Based on Tom Clancy's 1984 novel of the same name, The Hunt for Red October is a masterful espionage thriller in the guise of a submarine combat film. Starring a superb Sean Connery and Alec Baldwin, the production about a dangerous high-tech sub going off course generates suspense and thrills with plenty of smarts as a skillful game of chess. Celebrating its 30th Anniversary, the now-classic thriller dives into the deep depths of 4K Ultra HD as a collectible SteelBook release with the same great-looking Dolby Vision presentation, an excellent Dolby TrueHD soundtrack but a small set of supplements as before. Still, the overall package makes a Recommended addition to the UHD library.
Based on the 1984 novel of the same name by Tom Clancy, the masterly crafted The Hunt for Red October adds an espionage thriller element into the submarine combat subgenre. Director John McTiernan orchestrates a game of wits and deductive guesses grounded on limited information, which only further intensifies the apprehension of battling an unseen enemy in the dark depths of the ocean. With extraordinary skill and craftsmanship, the award-nominated film carefully balances the paralleling stories of shrewdly-intelligent CIA analyst Jack Ryan (Alec Baldwin) and Soviet captain Marko Ramius (Sean Connery). Commanding a new start-of-the-art nuclear missile submarine on its maiden voyage, Ramius' decision to disobey his government's orders creates a crisis that could potentially explode into a third world war, and Ryan works diligently to estimate Ramius' next move while convincing others of his well-reasoned conclusions. Thirty years later, the film remains a magnificently smart and masterful thriller.
For a more in-depth take on the movie, you can read our coverage of the Jack Ryan: 5-Film Collection HERE.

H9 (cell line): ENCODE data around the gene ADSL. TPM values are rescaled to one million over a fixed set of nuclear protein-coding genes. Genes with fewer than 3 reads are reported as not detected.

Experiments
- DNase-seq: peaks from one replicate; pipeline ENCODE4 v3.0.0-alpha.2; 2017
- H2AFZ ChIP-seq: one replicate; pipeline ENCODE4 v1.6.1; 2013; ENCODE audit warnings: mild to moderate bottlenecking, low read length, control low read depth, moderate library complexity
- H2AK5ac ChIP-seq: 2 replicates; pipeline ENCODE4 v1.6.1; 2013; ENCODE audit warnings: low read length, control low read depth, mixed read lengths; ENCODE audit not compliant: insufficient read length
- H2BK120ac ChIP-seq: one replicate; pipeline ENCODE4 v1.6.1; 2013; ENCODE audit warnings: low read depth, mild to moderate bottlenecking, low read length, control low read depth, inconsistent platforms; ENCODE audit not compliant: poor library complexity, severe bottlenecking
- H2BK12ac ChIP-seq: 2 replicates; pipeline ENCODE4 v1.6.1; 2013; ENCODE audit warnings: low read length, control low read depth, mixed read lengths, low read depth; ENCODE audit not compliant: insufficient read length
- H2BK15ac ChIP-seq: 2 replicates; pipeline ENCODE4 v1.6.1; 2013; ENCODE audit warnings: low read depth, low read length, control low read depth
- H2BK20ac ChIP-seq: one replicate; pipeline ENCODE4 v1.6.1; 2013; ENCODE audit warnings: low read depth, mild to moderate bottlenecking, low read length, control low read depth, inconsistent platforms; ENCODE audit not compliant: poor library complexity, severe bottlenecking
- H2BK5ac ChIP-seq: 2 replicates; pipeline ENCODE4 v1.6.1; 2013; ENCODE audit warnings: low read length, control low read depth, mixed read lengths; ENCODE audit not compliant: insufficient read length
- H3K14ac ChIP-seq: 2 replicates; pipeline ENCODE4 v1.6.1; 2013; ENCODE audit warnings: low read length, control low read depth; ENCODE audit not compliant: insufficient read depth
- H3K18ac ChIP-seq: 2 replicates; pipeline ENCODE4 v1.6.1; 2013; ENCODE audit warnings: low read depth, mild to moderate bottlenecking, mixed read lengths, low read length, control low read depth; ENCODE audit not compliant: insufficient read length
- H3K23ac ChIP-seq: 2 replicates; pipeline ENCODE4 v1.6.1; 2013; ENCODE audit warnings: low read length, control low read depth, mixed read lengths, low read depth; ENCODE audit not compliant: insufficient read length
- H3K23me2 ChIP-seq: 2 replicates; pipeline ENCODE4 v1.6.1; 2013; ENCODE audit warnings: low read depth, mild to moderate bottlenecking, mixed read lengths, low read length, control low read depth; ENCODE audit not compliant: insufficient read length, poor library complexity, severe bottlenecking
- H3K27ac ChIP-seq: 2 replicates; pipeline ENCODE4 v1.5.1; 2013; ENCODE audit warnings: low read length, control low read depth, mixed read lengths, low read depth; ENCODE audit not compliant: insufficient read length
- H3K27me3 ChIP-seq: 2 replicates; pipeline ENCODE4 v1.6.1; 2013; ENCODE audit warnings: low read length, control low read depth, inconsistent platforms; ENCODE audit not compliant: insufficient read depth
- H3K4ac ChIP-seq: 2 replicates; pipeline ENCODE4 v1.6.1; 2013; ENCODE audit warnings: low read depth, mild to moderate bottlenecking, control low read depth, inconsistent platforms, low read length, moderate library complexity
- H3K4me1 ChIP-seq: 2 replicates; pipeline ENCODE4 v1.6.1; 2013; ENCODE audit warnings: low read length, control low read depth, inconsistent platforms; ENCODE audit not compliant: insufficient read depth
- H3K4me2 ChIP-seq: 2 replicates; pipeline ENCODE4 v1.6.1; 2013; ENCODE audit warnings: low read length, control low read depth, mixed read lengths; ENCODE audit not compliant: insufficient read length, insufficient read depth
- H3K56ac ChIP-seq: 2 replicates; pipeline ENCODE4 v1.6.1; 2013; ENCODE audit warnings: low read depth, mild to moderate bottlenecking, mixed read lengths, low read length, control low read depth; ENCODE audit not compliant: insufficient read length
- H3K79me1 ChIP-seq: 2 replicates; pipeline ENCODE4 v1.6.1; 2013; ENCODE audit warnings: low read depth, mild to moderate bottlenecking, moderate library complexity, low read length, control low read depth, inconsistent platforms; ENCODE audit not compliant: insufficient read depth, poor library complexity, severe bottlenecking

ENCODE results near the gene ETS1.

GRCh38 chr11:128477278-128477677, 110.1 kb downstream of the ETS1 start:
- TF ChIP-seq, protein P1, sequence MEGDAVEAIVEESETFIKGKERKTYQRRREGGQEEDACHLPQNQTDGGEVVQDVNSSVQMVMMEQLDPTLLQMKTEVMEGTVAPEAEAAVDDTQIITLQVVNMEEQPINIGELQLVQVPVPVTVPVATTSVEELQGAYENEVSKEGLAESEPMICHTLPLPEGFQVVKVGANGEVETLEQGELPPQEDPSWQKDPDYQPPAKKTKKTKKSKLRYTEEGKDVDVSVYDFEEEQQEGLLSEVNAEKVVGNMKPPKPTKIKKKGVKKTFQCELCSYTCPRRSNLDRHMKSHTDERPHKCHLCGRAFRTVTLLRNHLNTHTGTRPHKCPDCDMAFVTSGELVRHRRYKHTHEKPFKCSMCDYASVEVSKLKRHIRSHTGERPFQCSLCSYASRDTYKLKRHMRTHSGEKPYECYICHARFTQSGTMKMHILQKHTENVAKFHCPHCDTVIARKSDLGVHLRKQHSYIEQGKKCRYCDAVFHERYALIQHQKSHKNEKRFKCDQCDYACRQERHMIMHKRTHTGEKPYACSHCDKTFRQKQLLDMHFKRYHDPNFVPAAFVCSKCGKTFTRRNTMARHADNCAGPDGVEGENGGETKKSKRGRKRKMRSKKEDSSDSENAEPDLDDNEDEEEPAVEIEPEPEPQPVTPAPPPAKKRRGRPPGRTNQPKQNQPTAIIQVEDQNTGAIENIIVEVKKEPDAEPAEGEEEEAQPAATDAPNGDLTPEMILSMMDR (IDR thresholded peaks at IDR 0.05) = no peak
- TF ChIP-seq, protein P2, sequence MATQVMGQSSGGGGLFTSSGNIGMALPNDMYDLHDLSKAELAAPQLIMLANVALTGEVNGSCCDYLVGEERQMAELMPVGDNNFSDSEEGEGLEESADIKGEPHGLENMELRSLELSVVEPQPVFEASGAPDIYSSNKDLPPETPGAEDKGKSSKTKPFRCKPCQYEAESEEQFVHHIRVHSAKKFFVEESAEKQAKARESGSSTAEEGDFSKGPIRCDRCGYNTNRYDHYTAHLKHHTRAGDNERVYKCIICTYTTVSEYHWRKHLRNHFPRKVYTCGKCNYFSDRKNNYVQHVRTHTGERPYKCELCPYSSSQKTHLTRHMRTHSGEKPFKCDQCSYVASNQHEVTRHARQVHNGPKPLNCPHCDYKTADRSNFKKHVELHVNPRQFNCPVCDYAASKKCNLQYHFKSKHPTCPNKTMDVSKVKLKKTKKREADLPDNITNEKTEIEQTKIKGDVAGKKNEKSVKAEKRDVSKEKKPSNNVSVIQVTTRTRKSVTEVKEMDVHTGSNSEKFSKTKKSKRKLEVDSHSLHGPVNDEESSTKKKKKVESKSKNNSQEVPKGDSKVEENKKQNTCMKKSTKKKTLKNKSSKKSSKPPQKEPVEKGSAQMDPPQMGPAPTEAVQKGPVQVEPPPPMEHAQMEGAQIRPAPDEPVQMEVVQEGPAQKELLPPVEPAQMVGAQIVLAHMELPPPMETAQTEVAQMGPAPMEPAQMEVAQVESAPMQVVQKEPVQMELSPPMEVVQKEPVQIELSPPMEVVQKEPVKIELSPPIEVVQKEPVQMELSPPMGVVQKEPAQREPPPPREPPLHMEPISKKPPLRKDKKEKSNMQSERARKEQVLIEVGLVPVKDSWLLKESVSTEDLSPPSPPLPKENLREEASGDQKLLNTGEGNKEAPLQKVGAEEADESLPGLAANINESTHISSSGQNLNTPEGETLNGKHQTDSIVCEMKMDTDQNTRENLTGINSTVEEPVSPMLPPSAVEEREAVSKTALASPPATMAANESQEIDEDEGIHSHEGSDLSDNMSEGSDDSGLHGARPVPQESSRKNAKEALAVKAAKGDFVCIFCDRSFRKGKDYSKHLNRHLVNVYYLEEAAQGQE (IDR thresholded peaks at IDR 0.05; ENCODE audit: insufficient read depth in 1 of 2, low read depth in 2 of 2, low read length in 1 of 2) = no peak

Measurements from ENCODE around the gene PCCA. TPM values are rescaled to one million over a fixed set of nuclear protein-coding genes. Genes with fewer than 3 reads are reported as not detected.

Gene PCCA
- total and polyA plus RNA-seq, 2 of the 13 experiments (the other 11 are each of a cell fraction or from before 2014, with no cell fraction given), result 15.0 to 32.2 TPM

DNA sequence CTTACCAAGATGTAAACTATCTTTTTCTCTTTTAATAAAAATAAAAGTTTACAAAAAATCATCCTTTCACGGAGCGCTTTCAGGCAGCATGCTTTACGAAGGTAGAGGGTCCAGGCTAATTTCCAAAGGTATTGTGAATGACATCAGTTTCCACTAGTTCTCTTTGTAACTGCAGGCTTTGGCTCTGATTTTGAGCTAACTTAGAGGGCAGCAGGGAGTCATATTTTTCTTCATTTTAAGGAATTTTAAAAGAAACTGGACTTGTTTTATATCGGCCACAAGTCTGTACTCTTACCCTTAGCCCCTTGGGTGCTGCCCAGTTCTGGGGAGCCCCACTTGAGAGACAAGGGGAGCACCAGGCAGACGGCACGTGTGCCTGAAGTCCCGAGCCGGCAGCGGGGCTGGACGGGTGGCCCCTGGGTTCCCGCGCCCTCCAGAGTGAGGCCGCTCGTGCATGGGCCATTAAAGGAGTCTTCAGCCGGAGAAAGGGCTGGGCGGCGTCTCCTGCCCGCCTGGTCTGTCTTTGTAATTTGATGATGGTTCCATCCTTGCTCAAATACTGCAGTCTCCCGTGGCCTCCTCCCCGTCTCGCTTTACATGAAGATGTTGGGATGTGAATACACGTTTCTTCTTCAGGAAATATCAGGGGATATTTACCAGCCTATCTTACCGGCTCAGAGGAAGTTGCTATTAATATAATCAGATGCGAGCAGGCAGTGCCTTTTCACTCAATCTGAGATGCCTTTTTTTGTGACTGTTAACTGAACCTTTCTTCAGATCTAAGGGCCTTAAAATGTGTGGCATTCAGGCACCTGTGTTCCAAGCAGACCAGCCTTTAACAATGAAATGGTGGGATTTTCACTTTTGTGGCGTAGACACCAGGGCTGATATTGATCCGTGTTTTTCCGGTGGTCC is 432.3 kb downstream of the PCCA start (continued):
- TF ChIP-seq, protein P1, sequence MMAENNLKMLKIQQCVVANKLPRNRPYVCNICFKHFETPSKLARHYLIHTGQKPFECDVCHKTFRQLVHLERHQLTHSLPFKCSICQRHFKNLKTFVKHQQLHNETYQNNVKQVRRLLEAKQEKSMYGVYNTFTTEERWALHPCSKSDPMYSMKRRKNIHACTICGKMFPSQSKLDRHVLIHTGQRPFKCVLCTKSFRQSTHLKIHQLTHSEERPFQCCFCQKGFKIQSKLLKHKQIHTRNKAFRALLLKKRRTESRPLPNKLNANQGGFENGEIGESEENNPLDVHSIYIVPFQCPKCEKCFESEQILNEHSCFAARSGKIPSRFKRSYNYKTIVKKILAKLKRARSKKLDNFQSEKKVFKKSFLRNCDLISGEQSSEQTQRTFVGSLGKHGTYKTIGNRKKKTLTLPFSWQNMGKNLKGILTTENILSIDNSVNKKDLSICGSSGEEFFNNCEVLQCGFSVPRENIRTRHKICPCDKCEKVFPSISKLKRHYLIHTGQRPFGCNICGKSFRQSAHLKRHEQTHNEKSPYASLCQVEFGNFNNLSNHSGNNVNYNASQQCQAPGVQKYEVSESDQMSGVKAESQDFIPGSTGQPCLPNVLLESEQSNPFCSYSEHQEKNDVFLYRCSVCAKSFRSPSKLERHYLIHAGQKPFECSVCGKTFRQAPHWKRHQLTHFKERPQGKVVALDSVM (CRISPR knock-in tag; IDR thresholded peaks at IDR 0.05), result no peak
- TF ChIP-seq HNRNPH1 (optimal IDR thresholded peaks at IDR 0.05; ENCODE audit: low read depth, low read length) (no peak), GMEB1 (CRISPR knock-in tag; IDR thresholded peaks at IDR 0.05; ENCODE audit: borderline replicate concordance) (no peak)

Vital Disc Stats: The Ultra HD Blu-ray
Courtesy of Paramount Home Entertainment, The Hunt for Red October sets sail for its second voyage through the seas of 4K Ultra HD Blu-ray as a collectible SteelBook package dubbed the "30th Anniversary Limited Edition." The two-disc combo pack also includes a flyer with a Digital Copy code, which can be redeemed via ParamountMovies.com, allowing owners to watch a 1080p HD copy with Dolby Digital Audio. However, VUDU users could possibly unlock 4K streaming rights with Dolby Vision and Dolby Digital Plus 5.1 audio. Inside an attractive, red-orange SteelBook case, the dual-layered UHD66 disc sits comfortably atop a Region-Free BD50 disc on the same panel. At startup, viewers are taken directly to a static screen with the usual selection along the bottom and music playing in the background.
The hunt continues sailing through the rough and treacherous seas of Ultra HD with the same excellent HEVC H.265 encode from the 2018 box-set release, offering a notable improvement over the Blu-ray.
Originally shot on traditional 35mm film, the 2160p video appears faithful to Jan de Bont's heavily-stylized cinematography, which can, at times, pose some challenges for proper assessment of the picture quality. A majority of the movie was intentionally shot with diffusers to create a particular look and effect, especially during scenes taking place inside the submarines, making the overall picture noticeably softer than expected. Nevertheless, the source is in excellent condition and highly detailed with distinct, sharp lines in the clothing and revealing, lifelike facial complexions. Aside from a fair amount of blurry moments, the furniture and various aspects of the subs remain plainly visible.